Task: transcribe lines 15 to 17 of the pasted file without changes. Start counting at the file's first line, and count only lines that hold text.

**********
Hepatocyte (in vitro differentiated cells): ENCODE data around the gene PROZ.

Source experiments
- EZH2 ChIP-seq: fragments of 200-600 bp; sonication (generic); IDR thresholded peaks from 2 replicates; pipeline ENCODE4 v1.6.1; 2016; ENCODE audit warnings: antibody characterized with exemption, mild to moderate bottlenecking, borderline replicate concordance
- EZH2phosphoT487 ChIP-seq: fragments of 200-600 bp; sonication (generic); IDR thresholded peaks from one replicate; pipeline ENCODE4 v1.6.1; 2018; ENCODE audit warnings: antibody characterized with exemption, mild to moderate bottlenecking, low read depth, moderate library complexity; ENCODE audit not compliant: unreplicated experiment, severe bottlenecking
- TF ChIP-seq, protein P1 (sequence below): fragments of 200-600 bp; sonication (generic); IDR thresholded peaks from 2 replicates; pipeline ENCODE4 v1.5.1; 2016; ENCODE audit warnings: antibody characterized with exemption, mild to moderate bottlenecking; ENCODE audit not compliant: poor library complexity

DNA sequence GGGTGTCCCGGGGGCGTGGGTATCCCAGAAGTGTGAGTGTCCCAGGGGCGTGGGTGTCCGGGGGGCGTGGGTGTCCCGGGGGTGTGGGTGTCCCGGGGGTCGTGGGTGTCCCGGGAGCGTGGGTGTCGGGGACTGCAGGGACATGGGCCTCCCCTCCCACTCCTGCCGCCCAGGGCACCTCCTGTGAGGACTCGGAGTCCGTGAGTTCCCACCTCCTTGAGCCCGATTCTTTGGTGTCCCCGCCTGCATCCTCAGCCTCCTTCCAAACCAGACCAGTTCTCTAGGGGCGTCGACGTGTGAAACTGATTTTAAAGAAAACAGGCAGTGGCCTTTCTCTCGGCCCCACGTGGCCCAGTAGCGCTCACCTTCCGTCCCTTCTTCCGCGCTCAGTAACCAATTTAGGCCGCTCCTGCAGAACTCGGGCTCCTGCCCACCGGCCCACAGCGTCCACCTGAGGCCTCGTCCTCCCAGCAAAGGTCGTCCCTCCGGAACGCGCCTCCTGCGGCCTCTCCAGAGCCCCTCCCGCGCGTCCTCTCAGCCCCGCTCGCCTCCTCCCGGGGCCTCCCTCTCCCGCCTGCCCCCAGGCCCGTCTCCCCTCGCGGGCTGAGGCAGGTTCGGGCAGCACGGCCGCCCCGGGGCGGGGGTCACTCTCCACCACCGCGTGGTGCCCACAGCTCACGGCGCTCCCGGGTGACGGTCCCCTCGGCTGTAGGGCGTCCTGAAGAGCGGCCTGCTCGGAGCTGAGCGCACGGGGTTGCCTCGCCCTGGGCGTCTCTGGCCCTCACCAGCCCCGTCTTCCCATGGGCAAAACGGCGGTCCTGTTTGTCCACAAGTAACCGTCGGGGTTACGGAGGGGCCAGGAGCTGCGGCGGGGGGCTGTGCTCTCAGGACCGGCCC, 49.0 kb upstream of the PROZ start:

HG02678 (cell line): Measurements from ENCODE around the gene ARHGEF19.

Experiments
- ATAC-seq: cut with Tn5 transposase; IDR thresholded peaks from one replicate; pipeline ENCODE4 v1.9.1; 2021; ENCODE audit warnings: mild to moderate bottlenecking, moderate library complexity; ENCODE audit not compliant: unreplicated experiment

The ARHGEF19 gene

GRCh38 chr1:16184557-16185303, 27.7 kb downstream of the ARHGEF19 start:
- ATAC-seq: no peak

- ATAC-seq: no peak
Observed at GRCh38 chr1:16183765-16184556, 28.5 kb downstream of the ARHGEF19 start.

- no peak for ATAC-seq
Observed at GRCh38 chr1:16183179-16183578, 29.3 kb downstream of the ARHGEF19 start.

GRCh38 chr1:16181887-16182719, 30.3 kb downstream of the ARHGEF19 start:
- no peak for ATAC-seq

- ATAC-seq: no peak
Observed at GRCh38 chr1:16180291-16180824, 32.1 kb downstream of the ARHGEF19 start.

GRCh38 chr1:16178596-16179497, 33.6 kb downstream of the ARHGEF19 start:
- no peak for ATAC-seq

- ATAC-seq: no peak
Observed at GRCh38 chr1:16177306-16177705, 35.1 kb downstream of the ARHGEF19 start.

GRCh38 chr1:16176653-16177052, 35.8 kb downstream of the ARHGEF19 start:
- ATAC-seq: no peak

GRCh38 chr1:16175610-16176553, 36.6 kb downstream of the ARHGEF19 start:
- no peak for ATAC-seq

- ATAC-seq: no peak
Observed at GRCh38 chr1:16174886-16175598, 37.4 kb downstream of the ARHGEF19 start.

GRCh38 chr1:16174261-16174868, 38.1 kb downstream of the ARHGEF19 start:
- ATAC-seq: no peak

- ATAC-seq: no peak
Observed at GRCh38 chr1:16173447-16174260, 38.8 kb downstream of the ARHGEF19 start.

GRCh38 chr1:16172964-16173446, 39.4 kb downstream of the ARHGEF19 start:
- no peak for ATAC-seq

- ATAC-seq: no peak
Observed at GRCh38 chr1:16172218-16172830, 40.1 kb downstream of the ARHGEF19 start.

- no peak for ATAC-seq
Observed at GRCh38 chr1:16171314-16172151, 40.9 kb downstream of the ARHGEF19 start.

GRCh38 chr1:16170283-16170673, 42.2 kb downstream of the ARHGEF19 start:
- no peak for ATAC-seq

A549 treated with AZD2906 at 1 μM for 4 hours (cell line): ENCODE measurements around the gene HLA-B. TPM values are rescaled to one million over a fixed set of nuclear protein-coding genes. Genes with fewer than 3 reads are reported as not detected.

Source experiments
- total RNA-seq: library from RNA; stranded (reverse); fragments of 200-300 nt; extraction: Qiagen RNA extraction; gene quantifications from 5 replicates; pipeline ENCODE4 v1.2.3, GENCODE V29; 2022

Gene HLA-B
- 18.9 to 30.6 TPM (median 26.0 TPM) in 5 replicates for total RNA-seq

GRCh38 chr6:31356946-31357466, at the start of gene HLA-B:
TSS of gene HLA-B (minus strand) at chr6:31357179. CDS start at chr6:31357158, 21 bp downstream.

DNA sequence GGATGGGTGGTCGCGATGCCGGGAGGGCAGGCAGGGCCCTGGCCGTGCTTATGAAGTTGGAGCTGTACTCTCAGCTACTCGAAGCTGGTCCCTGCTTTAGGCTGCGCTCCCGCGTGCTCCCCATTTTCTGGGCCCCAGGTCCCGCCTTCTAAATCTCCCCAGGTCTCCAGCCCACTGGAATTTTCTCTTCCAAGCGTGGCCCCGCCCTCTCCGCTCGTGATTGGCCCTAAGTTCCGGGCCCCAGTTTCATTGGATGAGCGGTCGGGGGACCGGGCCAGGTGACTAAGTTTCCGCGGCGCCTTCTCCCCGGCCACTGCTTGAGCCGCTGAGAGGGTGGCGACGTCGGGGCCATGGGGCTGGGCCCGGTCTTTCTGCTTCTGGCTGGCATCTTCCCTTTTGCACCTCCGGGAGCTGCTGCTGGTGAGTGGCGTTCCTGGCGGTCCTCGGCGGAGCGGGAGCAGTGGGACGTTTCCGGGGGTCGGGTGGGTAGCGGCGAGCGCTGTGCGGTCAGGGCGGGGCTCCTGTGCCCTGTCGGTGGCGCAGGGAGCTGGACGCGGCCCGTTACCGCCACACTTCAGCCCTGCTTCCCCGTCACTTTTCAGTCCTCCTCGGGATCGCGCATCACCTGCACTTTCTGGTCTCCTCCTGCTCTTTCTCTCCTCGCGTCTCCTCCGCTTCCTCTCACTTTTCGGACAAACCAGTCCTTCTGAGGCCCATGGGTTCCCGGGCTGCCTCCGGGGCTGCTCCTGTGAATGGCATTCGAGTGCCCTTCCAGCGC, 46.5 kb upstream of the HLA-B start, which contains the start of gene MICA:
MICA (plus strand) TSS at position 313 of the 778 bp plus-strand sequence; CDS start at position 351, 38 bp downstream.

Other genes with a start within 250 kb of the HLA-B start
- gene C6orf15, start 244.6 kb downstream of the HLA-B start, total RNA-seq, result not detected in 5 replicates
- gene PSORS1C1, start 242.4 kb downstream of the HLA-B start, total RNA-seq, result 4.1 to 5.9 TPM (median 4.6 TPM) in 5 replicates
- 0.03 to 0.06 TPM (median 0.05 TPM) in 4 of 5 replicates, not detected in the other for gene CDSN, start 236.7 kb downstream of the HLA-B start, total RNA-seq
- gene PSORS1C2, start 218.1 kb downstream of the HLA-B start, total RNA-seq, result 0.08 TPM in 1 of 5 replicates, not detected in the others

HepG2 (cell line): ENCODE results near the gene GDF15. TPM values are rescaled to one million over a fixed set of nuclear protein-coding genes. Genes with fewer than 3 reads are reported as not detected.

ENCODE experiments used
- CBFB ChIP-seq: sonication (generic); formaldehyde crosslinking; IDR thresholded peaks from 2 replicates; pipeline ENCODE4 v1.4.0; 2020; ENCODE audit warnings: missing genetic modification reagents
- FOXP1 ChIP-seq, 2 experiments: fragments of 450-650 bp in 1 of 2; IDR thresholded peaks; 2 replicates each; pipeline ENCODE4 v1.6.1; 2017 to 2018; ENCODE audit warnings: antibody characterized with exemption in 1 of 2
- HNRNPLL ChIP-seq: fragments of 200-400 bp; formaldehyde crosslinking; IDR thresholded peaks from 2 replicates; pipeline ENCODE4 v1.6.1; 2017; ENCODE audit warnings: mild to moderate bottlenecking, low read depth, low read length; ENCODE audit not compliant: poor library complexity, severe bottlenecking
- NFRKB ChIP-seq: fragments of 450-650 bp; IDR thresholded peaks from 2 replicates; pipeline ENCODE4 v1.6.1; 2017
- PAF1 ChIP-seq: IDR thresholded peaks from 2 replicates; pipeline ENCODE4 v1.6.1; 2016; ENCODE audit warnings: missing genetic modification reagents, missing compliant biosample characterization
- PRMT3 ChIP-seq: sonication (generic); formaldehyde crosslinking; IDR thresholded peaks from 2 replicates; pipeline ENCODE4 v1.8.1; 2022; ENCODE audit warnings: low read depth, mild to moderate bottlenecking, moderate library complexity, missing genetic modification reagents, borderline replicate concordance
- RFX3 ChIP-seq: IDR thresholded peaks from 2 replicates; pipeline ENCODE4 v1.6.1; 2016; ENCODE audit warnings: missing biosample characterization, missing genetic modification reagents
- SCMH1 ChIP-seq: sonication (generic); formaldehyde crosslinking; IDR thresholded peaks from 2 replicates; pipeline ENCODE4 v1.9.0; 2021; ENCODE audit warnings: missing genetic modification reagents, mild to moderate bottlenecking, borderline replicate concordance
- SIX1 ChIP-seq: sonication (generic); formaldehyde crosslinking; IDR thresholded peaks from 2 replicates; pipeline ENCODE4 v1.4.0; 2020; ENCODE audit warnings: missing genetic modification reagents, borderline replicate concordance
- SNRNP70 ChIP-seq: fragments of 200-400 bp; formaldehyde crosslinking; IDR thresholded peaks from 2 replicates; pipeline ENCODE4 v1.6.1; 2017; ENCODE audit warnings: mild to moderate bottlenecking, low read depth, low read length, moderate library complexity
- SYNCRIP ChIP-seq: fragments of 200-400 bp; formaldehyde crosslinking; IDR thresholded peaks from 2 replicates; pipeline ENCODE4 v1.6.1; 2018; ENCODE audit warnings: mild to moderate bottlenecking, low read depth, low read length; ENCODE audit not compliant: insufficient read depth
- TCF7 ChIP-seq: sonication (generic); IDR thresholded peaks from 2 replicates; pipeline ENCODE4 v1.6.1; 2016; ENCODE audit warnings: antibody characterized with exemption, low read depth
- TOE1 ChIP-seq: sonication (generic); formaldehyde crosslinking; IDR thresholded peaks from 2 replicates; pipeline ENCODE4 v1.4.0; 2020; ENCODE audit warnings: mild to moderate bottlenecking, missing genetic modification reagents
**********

- no peak for ATAC-seq
Observed at GRCh38 chr1:16183179-16183578, 29.3 kb downstream of the ARHGEF19 start.

GRCh38 chr1:16181887-16182719, 30.3 kb downstream of the ARHGEF19 start: